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CBS Entertainment president Glenn Geller suffered a mild heart attack recently. The 45-year-old programming executive is said to be in good shape, with a promising prognosis, but he will be taking leave from his job until late May.
Both Geller and CBS Corp president and CEO Leslie Moonves alerted network staff to the development in two Wednesday emails, stressing that Geller would be back at work after the network’s upfront presentation in New York.
Gellar’s staff memo reads as follows:
As many of you know, I experienced a mild heart attack recently and I’ve been resting at home for a couple of weeks. The good news is the doctors have given me an excellent report card and say I’m on track for a full recovery. The bad news is that pilot season and the Upfront isn’t the best environment to achieve that recovery. After consulting with my doctors, my husband, and my family, I plan to take off a few more weeks and return at the end of May. I’m so grateful for all the support I’ve received from Leslie and my 3rd floor colleagues over the past few days. While it will be very strange not being in the trenches with you during this crazy time of year, I have all the confidence in you — our creative teams and talented executives — shepherding our terrific pilots. I know you will all carry the CBS flag to Carnegie Hall with distinction. I’ll be watching with pride.
Gellar is not exaggerating in his description of the busy time of year. CBS, which just handed out early renewals for 16 shows for the 2017-18 broadcast season, is currently evaluating a larger than usual number of bubble shows. Geller also recently just wrapped his second pilot season, with the bulk of pickups and castings now in the books. (CBS’ volume is on par with last season with nine dramas and eight comedies.) The network also put the finishing touches on a monster two-season renewal for The Big Bang Theory, TV’s No. 1 scripted comedy, and handed out a straight-to-series order for prequel Young Sheldon, following prolonged negotiations with the Big Bang cast and producers Warner Bros. Television. (Stars Mayim Bialik and Melissa Rauch continue to hold out for salary parity.)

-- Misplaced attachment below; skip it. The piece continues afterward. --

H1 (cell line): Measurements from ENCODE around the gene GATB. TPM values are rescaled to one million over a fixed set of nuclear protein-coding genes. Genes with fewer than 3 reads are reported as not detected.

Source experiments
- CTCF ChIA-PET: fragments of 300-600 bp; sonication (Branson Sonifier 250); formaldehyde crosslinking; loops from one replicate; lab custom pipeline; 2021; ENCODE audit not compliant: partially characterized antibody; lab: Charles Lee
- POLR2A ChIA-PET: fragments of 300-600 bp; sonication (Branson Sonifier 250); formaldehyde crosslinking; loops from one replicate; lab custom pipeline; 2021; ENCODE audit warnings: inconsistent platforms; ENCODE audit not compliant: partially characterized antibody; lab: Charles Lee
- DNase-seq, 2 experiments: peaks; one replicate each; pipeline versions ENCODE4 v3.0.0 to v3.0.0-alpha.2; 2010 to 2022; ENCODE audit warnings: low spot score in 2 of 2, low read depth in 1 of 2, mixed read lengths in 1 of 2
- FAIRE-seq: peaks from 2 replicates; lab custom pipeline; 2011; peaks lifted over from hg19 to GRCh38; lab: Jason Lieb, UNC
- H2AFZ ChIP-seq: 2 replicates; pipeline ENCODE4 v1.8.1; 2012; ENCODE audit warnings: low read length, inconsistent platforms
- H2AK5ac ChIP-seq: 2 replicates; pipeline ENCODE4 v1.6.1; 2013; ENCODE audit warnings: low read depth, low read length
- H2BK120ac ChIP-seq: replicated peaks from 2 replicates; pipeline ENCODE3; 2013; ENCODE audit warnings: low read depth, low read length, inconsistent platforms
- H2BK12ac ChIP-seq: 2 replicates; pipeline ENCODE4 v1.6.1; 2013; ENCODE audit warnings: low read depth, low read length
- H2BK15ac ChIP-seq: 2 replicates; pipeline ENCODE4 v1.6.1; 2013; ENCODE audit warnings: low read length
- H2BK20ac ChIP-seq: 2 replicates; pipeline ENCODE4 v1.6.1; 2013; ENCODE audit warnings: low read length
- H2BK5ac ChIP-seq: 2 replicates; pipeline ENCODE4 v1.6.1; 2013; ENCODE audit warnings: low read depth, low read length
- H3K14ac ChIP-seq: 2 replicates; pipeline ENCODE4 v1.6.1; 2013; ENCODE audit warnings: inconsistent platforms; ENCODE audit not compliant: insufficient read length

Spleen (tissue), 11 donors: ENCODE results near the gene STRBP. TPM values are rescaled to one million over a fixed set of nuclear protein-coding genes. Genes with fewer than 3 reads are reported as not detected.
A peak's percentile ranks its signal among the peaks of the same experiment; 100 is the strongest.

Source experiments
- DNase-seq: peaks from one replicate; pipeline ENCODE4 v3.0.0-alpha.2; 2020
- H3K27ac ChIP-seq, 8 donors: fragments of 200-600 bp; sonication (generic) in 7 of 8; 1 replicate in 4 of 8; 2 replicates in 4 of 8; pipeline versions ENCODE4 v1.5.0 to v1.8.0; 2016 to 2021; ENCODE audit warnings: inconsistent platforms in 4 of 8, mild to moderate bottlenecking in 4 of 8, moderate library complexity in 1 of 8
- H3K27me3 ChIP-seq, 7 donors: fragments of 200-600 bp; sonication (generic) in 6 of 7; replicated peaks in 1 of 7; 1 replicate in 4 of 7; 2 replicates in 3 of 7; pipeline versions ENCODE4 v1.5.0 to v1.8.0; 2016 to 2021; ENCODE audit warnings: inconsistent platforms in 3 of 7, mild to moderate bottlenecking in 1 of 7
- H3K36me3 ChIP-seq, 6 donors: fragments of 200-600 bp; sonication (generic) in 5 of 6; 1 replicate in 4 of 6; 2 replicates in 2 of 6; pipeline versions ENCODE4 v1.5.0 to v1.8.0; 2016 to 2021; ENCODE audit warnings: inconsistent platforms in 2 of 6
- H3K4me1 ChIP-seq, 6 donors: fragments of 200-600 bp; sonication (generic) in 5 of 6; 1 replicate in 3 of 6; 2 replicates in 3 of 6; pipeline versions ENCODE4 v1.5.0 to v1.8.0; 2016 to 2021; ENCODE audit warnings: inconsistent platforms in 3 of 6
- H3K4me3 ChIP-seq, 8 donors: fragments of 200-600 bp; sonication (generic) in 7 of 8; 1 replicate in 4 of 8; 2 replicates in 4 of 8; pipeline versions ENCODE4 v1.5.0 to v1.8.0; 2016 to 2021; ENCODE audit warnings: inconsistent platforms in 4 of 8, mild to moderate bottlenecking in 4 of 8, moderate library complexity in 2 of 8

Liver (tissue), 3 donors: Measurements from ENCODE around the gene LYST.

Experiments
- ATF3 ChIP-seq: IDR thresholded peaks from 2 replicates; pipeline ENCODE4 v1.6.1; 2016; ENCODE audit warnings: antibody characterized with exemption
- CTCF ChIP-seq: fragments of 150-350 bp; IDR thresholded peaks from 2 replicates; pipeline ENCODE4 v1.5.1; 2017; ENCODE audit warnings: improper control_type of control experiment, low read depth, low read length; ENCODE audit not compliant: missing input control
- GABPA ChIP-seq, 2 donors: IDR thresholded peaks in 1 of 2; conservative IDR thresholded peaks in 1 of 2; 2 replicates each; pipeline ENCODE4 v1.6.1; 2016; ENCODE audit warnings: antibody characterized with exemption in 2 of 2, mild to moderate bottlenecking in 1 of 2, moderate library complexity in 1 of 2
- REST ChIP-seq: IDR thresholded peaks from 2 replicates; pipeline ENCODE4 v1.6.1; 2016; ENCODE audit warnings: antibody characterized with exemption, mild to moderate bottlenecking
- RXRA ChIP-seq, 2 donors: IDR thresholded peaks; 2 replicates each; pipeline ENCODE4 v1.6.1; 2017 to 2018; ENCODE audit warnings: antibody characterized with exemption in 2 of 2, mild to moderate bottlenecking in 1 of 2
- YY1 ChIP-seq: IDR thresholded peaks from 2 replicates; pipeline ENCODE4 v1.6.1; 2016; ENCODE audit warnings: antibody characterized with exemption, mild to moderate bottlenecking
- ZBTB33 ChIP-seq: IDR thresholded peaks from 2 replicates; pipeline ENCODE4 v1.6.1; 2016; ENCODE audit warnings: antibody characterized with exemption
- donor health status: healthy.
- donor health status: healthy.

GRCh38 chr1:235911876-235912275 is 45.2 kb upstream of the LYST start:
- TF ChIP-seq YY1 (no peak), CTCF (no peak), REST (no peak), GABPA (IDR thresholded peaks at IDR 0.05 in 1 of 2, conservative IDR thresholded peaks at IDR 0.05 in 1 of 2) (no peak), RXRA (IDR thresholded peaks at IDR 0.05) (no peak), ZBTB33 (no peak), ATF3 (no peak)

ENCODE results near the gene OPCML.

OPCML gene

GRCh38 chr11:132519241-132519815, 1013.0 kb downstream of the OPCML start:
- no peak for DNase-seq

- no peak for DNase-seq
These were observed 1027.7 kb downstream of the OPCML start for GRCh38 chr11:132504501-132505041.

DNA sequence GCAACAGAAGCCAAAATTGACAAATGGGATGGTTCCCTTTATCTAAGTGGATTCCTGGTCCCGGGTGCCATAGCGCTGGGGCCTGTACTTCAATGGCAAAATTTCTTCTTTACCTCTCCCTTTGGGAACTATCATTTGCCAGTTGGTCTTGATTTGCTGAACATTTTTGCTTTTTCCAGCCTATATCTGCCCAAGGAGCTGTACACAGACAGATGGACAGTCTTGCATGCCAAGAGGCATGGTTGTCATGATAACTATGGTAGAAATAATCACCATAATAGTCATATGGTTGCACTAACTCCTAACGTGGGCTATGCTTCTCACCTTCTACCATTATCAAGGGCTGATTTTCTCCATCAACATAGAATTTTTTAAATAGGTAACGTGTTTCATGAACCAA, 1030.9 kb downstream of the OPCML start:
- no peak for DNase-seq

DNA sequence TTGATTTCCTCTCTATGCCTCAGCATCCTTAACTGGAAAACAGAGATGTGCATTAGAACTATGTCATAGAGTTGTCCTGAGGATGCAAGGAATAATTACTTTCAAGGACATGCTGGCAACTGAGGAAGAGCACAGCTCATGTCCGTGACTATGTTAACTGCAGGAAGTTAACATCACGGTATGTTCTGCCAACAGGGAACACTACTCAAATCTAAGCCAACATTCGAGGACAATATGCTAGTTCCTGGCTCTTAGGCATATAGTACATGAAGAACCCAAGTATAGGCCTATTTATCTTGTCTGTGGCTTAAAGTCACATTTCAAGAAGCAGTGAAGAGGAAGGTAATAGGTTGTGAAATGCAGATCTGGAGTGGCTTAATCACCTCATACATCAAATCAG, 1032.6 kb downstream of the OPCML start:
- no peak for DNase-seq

It’s not immediately clear how much involvement, if any, Geller will have in decision-making during his leave. But it seems likely that Moonves, no stranger to the Carnegie Hall stage, will be playing host to media buyers come May.
Read Moonves‘ memo below:
To: All Department Heads at CBS Entertainment
By now you have heard the news about Glenn and his need to take some time off to get better. Fortunately, Glenn’s medical prognosis is good and he is recovering nicely. Our thoughts are with him and we are fully supportive of Glenn focusing on restoring himself to 100%.
At the same time, it’s clear that we must now adjust ourselves to a new situation as we finish our pilots and head into the Upfront. The good news is that, quite simply, there is no organization better equipped for the task at hand.
Of course, Glenn’s leadership, hard work and creativity will be sorely missed. But the team at CBS Entertainment has been together a long time. There is no better group of executives across all of our departments.
You all know what to do, and will now need to step up with the same energy, dedication and passion that you bring to your jobs every day — and just a little bit more, given the situation.
As always, I am here to help the team in any way achieve what we all want from this pilot season: great programming and a spectacular new schedule.
Thanks as always for your talent, your hard work and your support. And it goes without saying, we all wish Glenn a speedy recovery.
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